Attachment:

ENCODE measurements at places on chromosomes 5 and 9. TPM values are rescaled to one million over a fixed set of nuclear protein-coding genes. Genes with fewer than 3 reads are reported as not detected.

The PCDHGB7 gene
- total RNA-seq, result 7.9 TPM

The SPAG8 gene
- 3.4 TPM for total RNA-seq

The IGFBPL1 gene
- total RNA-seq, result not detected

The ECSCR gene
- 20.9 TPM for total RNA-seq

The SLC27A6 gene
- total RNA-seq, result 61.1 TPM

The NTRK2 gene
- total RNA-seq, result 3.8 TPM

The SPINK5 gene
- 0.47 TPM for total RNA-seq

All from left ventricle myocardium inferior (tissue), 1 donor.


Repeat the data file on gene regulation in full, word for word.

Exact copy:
ENCODE measurements at places on chromosomes 5 and 9. TPM values are rescaled to one million over a fixed set of nuclear protein-coding genes. Genes with fewer than 3 reads are reported as not detected.

The PCDHGB7 gene
- total RNA-seq, result 7.9 TPM

The SPAG8 gene
- 3.4 TPM for total RNA-seq

The IGFBPL1 gene
- total RNA-seq, result not detected

The ECSCR gene
- 20.9 TPM for total RNA-seq

The SLC27A6 gene
- total RNA-seq, result 61.1 TPM

The NTRK2 gene
- total RNA-seq, result 3.8 TPM

The SPINK5 gene
- 0.47 TPM for total RNA-seq

All from left ventricle myocardium inferior (tissue), 1 donor.